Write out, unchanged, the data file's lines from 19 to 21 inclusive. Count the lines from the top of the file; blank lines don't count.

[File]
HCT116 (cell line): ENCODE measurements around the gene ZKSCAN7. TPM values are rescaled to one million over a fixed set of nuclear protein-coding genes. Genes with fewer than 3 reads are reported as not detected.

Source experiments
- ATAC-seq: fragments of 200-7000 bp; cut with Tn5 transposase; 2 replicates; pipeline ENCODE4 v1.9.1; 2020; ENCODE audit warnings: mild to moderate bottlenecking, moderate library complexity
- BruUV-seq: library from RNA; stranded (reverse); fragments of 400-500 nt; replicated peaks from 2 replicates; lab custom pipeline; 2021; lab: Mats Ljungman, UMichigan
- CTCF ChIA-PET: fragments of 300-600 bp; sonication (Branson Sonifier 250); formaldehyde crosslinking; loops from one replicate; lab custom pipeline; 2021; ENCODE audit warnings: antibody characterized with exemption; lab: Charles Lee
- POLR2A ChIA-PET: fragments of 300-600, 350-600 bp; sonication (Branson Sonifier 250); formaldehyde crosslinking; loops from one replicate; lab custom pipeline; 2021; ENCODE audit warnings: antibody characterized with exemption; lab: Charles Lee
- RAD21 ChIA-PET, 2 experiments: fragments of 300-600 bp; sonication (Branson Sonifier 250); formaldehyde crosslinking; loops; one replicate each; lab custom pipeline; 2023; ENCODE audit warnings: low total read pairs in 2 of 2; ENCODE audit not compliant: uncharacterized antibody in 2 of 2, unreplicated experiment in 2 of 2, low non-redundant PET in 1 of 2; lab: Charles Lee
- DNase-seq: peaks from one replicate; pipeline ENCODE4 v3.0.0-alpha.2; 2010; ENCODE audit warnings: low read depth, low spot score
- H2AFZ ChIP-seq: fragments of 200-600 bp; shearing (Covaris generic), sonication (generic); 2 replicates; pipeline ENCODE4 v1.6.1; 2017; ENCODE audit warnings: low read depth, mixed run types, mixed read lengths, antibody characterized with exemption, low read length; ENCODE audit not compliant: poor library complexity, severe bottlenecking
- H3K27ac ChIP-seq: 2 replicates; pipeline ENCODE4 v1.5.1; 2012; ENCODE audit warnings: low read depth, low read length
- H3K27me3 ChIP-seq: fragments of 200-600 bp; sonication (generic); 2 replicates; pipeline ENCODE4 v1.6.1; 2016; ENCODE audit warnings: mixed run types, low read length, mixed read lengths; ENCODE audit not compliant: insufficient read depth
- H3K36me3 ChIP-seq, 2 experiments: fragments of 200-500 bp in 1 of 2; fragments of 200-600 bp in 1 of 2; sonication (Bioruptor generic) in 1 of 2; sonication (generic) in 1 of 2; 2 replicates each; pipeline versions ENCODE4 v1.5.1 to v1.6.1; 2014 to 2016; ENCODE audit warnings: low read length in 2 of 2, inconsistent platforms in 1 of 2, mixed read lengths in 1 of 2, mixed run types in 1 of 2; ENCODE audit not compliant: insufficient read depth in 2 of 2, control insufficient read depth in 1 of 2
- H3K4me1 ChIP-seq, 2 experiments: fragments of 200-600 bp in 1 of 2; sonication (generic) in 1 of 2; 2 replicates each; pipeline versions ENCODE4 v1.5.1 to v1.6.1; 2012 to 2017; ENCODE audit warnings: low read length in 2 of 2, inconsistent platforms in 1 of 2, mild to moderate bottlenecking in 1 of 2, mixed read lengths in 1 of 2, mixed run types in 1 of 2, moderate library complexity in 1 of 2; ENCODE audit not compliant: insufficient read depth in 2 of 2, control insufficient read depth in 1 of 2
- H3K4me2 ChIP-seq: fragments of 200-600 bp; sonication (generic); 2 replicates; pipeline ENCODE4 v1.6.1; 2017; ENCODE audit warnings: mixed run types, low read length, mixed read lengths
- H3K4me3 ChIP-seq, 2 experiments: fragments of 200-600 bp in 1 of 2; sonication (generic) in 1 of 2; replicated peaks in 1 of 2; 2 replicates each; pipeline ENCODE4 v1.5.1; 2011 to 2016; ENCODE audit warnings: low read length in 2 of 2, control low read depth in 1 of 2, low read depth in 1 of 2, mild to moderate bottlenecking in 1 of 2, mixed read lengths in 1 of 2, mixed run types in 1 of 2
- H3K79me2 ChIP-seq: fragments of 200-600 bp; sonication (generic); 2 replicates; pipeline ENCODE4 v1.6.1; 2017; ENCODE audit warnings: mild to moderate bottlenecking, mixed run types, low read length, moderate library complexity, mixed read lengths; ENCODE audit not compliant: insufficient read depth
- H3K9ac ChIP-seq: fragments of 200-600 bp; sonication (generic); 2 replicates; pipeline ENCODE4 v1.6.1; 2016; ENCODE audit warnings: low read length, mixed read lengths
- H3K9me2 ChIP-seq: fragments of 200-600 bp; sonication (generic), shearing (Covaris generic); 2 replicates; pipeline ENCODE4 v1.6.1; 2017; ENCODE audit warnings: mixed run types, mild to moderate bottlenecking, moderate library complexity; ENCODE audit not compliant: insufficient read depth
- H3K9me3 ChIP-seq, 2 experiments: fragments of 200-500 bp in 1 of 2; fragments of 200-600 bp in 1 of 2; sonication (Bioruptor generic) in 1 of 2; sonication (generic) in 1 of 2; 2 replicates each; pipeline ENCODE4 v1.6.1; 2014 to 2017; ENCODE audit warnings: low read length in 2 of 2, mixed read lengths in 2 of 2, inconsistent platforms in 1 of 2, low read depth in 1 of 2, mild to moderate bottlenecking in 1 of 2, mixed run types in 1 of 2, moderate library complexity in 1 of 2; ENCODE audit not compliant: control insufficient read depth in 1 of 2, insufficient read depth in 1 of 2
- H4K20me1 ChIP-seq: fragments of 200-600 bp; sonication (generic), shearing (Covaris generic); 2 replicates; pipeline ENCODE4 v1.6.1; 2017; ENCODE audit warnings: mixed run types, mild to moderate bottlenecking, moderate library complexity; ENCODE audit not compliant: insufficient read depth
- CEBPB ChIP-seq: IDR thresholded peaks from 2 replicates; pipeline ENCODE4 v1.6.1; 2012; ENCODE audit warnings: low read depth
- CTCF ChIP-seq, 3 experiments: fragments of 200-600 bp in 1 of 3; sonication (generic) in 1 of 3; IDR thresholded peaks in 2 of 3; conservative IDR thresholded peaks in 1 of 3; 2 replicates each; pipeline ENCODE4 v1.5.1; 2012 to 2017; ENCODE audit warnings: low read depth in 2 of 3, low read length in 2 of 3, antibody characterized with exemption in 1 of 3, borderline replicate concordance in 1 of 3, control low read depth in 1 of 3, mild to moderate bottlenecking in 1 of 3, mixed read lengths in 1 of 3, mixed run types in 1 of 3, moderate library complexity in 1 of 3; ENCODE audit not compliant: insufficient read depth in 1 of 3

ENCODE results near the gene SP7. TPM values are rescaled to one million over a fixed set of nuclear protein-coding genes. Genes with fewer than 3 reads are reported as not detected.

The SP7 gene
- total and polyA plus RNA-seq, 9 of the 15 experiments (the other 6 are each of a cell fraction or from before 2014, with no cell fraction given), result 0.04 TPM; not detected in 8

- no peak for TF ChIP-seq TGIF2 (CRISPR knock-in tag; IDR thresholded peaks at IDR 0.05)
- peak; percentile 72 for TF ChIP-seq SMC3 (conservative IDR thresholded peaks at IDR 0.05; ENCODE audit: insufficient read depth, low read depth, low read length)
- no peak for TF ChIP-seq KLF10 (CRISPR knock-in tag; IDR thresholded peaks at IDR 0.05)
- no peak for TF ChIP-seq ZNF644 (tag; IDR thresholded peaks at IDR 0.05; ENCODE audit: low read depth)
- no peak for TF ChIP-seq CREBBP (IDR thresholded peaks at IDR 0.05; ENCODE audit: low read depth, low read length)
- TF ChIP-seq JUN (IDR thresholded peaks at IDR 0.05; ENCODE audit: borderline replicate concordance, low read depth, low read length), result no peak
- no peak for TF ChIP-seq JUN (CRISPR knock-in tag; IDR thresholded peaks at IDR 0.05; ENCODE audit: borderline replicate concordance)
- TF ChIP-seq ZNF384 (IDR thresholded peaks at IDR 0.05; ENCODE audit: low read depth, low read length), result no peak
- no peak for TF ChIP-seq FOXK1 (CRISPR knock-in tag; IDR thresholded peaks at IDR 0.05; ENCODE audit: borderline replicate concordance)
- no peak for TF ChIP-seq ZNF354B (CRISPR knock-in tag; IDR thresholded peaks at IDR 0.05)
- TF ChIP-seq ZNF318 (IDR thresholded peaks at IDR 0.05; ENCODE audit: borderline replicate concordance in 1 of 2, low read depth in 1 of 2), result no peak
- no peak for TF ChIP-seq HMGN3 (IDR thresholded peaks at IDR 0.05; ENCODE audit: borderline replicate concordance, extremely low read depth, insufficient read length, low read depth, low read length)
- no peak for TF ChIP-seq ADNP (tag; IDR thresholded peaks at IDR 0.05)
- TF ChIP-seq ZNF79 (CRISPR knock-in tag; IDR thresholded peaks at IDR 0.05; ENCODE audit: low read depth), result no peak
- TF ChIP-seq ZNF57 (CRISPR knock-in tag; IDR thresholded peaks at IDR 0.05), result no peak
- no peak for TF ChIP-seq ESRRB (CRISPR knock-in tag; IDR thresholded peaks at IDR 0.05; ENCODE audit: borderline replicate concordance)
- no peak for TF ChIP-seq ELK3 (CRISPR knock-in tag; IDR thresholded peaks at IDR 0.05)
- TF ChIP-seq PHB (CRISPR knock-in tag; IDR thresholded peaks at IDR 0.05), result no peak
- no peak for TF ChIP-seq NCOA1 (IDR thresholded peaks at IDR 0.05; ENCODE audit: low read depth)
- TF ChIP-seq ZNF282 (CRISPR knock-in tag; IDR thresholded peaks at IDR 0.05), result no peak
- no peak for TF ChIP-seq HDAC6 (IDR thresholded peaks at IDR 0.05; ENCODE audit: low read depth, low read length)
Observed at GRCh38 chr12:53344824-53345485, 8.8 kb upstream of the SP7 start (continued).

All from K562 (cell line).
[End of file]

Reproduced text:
- H3K9me3 ChIP-seq, 2 experiments: fragments of 200-500 bp in 1 of 2; fragments of 200-600 bp in 1 of 2; sonication (Bioruptor generic) in 1 of 2; sonication (generic) in 1 of 2; 2 replicates each; pipeline ENCODE4 v1.6.1; 2014 to 2017; ENCODE audit warnings: low read length in 2 of 2, mixed read lengths in 2 of 2, inconsistent platforms in 1 of 2, low read depth in 1 of 2, mild to moderate bottlenecking in 1 of 2, mixed run types in 1 of 2, moderate library complexity in 1 of 2; ENCODE audit not compliant: control insufficient read depth in 1 of 2, insufficient read depth in 1 of 2
- H4K20me1 ChIP-seq: fragments of 200-600 bp; sonication (generic), shearing (Covaris generic); 2 replicates; pipeline ENCODE4 v1.6.1; 2017; ENCODE audit warnings: mixed run types, mild to moderate bottlenecking, moderate library complexity; ENCODE audit not compliant: insufficient read depth
- CEBPB ChIP-seq: IDR thresholded peaks from 2 replicates; pipeline ENCODE4 v1.6.1; 2012; ENCODE audit warnings: low read depth